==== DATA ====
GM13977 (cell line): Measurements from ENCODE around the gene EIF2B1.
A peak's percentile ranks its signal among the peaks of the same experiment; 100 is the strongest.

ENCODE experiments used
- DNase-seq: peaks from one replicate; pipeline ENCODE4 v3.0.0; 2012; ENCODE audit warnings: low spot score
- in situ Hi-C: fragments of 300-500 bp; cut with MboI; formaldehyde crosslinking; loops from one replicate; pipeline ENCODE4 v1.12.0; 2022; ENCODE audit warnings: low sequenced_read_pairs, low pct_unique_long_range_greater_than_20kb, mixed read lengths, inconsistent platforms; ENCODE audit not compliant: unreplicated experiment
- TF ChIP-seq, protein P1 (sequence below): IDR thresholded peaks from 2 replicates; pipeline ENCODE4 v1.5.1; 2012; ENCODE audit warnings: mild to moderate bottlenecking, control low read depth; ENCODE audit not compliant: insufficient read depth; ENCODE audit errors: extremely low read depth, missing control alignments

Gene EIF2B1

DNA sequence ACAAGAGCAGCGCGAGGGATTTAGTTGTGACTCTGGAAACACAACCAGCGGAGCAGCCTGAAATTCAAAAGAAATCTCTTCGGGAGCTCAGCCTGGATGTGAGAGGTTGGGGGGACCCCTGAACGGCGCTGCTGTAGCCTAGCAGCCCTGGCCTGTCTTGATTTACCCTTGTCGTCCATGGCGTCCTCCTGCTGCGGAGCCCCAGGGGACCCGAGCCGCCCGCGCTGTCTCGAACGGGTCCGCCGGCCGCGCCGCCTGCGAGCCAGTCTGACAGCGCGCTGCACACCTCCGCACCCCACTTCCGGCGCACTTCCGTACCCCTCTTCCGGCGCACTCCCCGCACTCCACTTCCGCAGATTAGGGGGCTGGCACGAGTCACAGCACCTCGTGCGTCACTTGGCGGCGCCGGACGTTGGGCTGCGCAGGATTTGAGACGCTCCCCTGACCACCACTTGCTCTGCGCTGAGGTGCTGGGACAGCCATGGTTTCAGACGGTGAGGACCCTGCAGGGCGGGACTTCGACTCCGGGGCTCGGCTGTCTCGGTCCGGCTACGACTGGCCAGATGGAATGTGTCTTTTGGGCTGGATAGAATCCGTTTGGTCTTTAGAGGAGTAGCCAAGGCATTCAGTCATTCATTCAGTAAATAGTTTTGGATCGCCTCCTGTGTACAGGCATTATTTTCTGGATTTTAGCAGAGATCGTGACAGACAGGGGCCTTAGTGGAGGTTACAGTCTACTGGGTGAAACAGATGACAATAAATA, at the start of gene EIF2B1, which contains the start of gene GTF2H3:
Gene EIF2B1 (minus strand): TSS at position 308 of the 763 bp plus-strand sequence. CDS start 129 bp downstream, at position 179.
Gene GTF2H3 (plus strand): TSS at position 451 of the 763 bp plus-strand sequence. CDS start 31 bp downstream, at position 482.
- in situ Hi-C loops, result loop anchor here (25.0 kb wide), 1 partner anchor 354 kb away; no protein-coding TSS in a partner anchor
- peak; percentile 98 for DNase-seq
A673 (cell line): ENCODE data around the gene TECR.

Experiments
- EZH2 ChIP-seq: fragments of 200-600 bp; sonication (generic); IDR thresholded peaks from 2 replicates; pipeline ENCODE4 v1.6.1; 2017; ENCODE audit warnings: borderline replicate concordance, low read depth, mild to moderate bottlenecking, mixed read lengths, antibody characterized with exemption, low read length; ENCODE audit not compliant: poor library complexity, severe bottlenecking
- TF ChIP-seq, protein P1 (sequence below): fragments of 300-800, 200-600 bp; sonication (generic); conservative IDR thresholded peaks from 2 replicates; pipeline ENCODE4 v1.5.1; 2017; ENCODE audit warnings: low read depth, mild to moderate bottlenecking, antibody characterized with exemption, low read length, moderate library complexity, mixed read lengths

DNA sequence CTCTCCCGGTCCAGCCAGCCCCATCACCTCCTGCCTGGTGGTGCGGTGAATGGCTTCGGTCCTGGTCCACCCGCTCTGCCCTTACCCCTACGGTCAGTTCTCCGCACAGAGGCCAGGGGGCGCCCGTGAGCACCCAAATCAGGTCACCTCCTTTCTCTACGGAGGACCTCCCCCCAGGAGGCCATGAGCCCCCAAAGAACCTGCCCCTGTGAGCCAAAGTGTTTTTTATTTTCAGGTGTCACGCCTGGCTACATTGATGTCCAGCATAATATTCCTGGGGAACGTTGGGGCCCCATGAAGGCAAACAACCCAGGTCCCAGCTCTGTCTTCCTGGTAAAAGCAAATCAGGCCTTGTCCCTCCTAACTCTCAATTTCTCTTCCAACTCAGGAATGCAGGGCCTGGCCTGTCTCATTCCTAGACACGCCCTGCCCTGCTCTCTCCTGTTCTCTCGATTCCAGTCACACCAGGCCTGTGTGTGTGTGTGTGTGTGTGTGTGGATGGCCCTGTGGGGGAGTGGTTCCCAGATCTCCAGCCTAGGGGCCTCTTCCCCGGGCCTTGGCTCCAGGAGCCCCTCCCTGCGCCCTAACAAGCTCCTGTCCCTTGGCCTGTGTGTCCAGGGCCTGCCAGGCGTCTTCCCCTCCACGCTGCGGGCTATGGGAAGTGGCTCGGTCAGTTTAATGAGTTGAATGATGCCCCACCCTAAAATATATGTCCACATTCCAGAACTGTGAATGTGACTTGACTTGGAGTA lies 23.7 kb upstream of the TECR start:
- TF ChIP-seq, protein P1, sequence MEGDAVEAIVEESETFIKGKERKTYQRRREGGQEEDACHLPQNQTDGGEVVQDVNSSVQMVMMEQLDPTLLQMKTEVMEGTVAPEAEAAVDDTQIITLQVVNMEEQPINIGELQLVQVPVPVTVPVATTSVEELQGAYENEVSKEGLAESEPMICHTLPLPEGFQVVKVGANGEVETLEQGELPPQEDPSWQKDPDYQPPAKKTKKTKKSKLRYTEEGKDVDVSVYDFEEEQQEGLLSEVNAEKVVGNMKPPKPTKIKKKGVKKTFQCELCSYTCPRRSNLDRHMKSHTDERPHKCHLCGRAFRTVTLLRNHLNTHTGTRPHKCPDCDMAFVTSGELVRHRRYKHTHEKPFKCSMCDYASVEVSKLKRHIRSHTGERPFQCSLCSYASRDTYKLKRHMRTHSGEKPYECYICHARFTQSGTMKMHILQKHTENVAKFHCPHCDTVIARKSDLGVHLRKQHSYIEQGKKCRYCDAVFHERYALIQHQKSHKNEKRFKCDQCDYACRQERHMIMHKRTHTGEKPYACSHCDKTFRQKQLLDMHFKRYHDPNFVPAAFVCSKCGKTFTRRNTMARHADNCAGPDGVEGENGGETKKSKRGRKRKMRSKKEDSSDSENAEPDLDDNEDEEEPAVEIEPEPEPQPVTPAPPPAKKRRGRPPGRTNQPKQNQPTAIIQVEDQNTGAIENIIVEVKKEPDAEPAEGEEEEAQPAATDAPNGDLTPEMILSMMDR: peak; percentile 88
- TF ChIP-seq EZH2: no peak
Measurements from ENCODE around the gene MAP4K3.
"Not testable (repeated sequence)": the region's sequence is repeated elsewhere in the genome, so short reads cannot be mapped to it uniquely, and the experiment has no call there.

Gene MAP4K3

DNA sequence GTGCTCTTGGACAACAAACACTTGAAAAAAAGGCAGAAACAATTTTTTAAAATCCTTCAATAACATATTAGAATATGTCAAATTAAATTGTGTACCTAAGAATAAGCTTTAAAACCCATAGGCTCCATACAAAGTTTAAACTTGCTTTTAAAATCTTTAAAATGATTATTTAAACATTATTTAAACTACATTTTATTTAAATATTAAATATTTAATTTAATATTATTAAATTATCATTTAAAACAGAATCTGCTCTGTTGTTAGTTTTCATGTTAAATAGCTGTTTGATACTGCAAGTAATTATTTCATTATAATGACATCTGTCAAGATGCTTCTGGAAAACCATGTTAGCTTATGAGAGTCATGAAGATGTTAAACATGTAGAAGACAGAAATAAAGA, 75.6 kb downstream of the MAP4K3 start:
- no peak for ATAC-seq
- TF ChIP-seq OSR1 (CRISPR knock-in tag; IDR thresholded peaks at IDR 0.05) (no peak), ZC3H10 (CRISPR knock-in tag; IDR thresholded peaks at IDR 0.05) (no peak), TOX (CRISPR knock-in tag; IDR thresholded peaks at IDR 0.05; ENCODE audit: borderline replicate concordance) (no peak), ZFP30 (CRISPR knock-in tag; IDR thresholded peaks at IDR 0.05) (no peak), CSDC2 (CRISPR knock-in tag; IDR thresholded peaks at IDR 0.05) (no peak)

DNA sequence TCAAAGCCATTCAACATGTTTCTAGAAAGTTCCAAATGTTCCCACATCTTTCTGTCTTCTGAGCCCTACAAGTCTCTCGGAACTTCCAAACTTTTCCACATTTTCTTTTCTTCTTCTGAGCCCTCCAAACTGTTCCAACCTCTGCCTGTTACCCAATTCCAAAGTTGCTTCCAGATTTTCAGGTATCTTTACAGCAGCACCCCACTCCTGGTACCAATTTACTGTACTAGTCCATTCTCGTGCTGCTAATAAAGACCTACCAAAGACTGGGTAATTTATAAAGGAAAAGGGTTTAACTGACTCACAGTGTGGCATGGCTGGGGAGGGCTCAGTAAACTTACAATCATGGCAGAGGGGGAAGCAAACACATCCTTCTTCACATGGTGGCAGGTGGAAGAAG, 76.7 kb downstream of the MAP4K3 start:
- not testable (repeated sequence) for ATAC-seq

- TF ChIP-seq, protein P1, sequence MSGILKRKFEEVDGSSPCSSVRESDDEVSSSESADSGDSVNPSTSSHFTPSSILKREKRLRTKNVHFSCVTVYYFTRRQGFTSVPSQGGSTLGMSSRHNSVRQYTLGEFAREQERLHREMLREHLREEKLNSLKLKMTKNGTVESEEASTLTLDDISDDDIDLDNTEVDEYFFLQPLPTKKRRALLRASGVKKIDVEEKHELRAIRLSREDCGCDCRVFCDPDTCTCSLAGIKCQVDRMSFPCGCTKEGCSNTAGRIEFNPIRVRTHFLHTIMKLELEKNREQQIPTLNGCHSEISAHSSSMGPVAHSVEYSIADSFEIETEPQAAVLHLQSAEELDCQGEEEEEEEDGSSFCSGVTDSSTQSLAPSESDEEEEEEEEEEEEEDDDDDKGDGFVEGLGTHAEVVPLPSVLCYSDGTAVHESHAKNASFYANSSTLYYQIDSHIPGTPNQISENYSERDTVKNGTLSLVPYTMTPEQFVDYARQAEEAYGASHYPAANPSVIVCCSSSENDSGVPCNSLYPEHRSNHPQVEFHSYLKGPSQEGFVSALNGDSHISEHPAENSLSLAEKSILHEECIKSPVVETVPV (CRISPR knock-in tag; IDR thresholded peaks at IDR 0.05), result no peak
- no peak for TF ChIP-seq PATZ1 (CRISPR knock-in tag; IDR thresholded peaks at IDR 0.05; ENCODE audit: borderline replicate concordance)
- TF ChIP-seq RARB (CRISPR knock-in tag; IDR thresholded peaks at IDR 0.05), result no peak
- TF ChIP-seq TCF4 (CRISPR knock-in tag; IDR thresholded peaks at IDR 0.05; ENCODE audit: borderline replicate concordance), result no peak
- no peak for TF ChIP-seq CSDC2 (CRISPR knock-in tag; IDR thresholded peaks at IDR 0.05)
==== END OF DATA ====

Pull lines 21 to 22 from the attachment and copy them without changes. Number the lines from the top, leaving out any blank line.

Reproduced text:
"Not testable (repeated sequence)": the region's sequence is repeated elsewhere in the genome, so short reads cannot be mapped to it uniquely, and the experiment has no call there.

Gene MAP4K3